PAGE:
Most trips to our favourite facialists result in a diagnosis of the dreaded dehydration. However much you look after your skin, it’s a common problem to be faced with. In fact, recent consumer research shows searches for “hydrating skincare” are up 86 per cent on last year.
“Dehydrated skin is skin lacking water or that which has reduced ability to hold onto water, and it can feel tight, dry and, in more severe cases, you could see scaling and irritation,” says Dr Ifeoma Ejikeme, general medicine consultant and expert aesthetic physician. Many of us know from personal experience that dry skin also often looks dull and sallow, and fine lines can appear more pronounced. It immediately – and devastatingly – puts paid to any trace of a luminous glow.
Aside from the luminosity factor, Pamela Marshall, clinical aesthetician and co-founder of Mortar & Milk, says it’s important for skin to be well hydrated and moisturised because it makes it less likely to exhibit inflammatory markers, like acne breakouts or flushing. “Dehydrated skin will send messages to the sebaceous glands to produce more sebum,” she explains. “This excess sebum goes into the pilosebaceous unit, causing it to swell and inflame. The capillary network will also expand when skin is dehydrated [causing increased redness].” Hydrating the skin properly will calm these inflammatory markers down.
But how? Here British Vogue finds the simplest ways – with some help from the experts.
It all starts with your diet
Unsurprisingly, drinking water is top of the list of things to do when it comes to hydrating the skin, but it’s also important to combine it with a healthy dose of essential fatty acids. “Internally, our skin is both hydrophilic [has a tendency to mix with water], and lipophilic [attracted to lipids], meaning we need both water and lipids to keep it hydrated,” says Marshall. “Foods like nuts, seeds, avocados and oily fish can have a positive effect on the overall hydration levels of the skin, as well as the dermal levels.” She also advises taking an omega supplement. We love Artah’s Essential Omegas.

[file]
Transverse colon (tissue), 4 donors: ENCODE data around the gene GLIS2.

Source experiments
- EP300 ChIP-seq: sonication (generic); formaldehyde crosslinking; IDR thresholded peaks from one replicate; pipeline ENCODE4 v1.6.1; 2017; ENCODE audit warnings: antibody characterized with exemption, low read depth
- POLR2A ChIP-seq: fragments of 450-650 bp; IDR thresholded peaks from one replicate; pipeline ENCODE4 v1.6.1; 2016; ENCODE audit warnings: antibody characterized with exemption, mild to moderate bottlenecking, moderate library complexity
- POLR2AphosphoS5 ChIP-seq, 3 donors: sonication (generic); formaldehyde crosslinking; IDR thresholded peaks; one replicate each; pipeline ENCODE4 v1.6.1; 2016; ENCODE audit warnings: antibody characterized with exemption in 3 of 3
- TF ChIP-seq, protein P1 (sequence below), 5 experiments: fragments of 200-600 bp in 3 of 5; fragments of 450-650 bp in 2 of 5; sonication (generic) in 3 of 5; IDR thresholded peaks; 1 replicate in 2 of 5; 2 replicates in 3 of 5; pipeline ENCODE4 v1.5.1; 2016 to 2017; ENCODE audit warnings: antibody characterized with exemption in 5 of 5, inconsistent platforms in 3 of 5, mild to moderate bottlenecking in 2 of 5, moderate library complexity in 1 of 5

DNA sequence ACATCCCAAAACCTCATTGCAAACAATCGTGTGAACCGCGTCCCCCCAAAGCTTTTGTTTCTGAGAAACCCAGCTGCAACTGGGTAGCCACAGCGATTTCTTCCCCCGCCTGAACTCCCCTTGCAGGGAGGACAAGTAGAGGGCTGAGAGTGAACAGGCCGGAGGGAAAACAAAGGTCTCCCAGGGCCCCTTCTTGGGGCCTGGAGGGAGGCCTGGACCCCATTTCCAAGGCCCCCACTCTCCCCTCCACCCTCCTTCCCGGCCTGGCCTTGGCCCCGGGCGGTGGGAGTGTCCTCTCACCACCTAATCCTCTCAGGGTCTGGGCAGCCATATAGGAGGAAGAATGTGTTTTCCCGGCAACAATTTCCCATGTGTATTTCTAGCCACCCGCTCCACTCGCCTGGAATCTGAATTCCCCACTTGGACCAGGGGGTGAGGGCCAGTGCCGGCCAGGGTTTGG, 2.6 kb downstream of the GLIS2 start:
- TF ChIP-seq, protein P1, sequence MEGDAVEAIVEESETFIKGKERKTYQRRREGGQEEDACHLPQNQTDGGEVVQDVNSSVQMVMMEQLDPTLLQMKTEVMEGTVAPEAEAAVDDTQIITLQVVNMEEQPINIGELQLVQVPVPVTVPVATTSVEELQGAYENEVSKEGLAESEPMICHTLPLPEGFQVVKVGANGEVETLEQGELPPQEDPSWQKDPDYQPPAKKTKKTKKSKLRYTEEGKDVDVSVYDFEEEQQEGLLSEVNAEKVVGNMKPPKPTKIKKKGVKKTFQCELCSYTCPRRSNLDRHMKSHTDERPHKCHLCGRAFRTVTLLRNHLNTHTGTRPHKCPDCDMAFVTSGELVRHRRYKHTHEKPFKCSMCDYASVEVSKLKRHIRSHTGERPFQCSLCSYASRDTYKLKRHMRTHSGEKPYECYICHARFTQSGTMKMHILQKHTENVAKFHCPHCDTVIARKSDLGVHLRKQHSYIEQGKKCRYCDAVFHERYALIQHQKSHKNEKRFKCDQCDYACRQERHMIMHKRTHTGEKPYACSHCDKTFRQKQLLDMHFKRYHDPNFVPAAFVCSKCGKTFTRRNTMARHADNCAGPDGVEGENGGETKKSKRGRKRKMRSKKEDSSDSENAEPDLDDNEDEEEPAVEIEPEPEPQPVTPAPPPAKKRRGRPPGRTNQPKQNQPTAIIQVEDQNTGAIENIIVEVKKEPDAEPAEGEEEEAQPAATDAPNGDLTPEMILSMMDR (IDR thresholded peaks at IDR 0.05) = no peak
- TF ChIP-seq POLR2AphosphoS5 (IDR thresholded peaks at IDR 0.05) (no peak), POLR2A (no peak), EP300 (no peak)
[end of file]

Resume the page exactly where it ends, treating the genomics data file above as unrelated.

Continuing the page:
Step away from the actives
“For really hydrated skin, we must also look at the ingredients we are using that could be causing dehydration (or transepidermal water loss). You can use all the hydrators in the world, but if you are overusing ingredients like alpha-hydroxy acids (AHAs), you’ll always find yourself suffering the effects of dehydration,” says Marshall. While actives like acids and retinol are brilliant ingredients that can work wonders on the skin, Marshall says that most consumers don’t know how to use them properly. “Actives are like a piece of cake – wonderful to have now and then but, used daily, they can wreak havoc on the health of your skin. It’s about finding a balance between actives, antioxidants and protectors.
For those who’d like a foolproof way to reap the benefits of exfoliation without stripping the skin, she is a big fan of incorporating polyhydroxy acids (or PHAs) into a skincare routine, as they do everything an AHA does – from exfoliating to smoothing – in a way that’s more sustainable in the long term. Since they are higher in molecular weight than an AHA, they don’t irritate the skin and help to reduce inflammation, while exfoliating. They also work as antioxidants and humectants, which help to protect and hold hydration in the skin, respectively.
Meanwhile, Dr Ejikeme advises listening to your skin. If it is feeling dehydrated or especially irritated, stop or at least drastically reduce any exfoliation, and use ingredients that help reduce transepidermal water loss by fortifying the skin barrier (like ceramides and niacinamide), as they can help support collagen production and the skin’s barrier function. Also ensure you use a gentle cleanser to clean the skin, rather than anything too harsh.
Fill your skincare routine with hydrators
While hyaluronic acid is the ingredient everyone raves about – quite rightly – for its hydrating abilities (it can famously hold up to a thousand times its own weight in water), there are other hydration heroes to look out for on skincare ingredient labels. “Glycerin very much acts as the natural moisturising factor of the skin,” says Dr Ejikeme. “It’s inexpensive but we rarely hear about it because it is overshadowed by hyaluronic acid.” Glycerin can be found in a number of excellent products and, as a smaller molecule, has the ability to penetrate much deeper into the skin than HA, as well as help to prevent irritation. It can be used by all skin types and is non-comedogenic, so the oily and acne-prone can also reap the benefits.
Dr Ejikeme also highlights other humectants to incorporate into a routine, including hyaluronic acid, panthenol and aloe vera. “Ingredients like ceramides, sphingosine and fatty acids also help to lock in moisture,” she says. Serums are the way forward in terms of delivering hydrating ingredients to the skin, while moisturisers serve as a “protective blanket” and lock ingredients in, which is also useful in preventing dehydration.
As with all skincare, Marshall says consistency and long-term use is key if you want to see results. “With topical products, we need to understand that most skincare products deal mostly with the outer layer (or stratum corneum) of the skin, which is made up of mature or dead cells, due to cosmetics regulations for safety,” she says. “That means that most products we use only initially affect the outer layer, which in the short term doesn’t affect the functionality of the skin.” In the long run, however, it has a positive effect.
From British Vogue